Lonnie David Franklin Jr: The Grim Sleeper
A break in the case
In 2001, Los Angeles Police Chief Bernard C. Parks ordered that unsolved and cold case files be reopened and reexamined, particularly cases where there might be DNA evidence that could now be harnessed.
A few years later, in 2004, the LAPD caught a break, thanks to Detective Cliff Shephard. It was Shephard who was faced with the task of looking at the glut of South Los Angeles murder cases.
After a nearly 14-year period, the killer had struck again. This time, his method of murder was different: strangulation, instead of shooting. The victim was found three months after her disappearance on December 21, 2001, in March 2002.
And the killers had made an unwise choice—a 14 year-old runaway, who had also been turning tricks, with an unusual name: Princess Berthomieux. It was evidence from her murder that turned the key for investigators and for the LA Weekly writer.
Shortly, thereafter, another woman was found in an alley—Valerie McCorvey had been strangled and raped. Her body was discovered on July 11, 2003.
Through a DNA sample, Shepard was able to match one of the oldest victims to the two newer murders. That, and the ballistics from Margette's 1988 incident, led the police to believe that they had a serial killer on their hands who had resurfaced after 14 years, one of the longest hiatuses on record.
The most recent—and hopefully final victim—was Janecia Peters. She was found in a dumpster, wrapped in a garbage bag on New Year's Day 2007. Unlike the others, she had been shot and strangled.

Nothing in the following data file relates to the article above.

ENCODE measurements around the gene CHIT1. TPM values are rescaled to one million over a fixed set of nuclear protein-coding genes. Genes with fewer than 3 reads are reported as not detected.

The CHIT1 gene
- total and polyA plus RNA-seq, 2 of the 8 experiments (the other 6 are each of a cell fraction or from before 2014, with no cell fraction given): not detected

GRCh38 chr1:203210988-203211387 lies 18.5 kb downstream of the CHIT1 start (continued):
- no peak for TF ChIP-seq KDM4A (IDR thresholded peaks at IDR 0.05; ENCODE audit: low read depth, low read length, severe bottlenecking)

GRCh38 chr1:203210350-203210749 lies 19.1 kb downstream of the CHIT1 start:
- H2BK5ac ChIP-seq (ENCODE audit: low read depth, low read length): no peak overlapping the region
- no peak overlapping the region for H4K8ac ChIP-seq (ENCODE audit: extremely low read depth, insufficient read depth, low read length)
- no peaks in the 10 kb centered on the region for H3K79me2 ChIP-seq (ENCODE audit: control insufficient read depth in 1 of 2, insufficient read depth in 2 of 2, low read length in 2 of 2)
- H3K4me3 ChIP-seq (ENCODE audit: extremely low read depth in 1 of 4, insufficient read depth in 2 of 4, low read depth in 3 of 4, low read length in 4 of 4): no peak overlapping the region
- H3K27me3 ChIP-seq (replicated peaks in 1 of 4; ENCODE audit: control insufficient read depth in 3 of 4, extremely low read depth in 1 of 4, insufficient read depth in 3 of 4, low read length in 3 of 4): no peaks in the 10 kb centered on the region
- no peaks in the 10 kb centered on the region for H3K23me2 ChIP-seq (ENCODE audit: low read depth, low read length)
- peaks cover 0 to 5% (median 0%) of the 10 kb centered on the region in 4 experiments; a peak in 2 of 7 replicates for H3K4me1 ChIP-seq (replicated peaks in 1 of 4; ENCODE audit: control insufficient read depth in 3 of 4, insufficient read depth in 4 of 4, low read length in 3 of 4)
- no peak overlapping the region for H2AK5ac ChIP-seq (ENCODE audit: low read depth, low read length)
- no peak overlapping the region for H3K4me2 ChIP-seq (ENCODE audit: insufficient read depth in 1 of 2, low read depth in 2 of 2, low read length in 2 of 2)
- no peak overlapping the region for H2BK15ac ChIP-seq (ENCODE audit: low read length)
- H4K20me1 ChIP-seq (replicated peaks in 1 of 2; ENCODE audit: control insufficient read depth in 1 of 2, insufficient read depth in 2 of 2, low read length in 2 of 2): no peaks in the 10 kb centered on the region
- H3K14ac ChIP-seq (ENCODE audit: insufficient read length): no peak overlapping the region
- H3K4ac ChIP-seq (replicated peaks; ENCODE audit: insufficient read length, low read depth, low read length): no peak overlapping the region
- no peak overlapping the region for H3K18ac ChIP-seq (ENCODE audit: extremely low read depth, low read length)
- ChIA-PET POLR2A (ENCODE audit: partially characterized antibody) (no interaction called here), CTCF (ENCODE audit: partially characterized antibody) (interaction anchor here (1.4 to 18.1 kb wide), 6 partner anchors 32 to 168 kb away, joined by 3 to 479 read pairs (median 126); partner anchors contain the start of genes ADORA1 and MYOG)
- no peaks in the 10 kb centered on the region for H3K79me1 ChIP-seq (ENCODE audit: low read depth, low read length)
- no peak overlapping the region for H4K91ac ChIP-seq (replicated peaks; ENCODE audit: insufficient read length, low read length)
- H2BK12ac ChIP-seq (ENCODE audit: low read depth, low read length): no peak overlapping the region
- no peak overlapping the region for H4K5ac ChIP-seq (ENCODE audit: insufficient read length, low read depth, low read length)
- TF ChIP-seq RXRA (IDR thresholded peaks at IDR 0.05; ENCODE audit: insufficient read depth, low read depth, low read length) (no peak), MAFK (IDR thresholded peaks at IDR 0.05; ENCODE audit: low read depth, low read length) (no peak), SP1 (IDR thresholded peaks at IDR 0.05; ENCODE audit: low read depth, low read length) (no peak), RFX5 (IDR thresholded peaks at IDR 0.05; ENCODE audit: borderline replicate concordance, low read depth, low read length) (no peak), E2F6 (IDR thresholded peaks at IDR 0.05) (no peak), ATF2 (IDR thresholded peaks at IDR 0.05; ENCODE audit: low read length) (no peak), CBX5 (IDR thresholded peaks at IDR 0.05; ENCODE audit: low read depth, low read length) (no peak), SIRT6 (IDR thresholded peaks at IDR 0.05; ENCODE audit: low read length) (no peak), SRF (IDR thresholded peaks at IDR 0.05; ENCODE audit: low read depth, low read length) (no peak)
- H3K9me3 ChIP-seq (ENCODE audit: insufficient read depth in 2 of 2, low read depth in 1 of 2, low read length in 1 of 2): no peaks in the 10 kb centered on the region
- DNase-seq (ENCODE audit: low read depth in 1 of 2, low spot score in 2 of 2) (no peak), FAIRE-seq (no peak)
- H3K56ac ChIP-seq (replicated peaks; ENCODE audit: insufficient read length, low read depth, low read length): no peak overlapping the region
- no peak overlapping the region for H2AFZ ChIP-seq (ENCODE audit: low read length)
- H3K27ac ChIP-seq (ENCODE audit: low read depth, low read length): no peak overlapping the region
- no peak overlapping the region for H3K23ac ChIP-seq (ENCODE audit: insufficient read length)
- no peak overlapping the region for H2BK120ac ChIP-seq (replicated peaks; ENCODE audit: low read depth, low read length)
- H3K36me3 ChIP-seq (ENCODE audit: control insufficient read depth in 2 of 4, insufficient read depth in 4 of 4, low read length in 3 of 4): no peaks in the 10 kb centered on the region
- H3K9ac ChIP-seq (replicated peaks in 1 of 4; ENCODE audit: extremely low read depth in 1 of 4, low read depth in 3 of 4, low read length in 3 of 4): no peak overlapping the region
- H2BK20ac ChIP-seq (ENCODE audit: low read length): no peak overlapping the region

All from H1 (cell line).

In 2006, LA Weekly published a story on the murder of Berthomieux and Detective Jeffrey Steinhoff, which connected her death to the others. According to Newsweek, the reporter for the LA Weekly had received a tip about a new batch of so-called dumping victims; it was Berthomieux's case that provided the "aha!" moment in the media.
A year later Janecia Peters was murdered. When DNA found on her connected the case to the older murders, APD Chief William Bratton decided enough was enough. The 800 Task Force was created—so named for the number on the room they were in. Detective Dennis Kilcoyne was put in charge of the investigation, which remained a secret until the LA Weekly reported the case.
The paper gave the killer a nickname, one that would stick in the media and cause a renewed interest in the case: they dubbed him the "Grim Sleeper," because he had been dormant for so many years. A headline was born.